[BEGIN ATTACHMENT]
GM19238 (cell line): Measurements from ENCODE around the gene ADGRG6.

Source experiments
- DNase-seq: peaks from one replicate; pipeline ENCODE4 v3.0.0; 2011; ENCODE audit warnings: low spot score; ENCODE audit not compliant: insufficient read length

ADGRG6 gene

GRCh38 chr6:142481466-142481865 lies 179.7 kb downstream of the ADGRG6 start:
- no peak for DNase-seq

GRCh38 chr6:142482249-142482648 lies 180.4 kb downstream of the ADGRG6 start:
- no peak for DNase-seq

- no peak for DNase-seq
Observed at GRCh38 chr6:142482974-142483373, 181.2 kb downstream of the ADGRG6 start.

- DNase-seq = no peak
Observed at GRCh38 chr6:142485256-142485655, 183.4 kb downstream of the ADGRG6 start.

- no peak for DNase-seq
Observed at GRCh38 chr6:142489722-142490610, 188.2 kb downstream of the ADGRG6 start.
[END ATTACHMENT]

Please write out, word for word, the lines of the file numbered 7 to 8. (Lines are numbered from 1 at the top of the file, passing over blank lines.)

GRCh38 chr6:142482249-142482648 lies 180.4 kb downstream of the ADGRG6 start:
- no peak for DNase-seq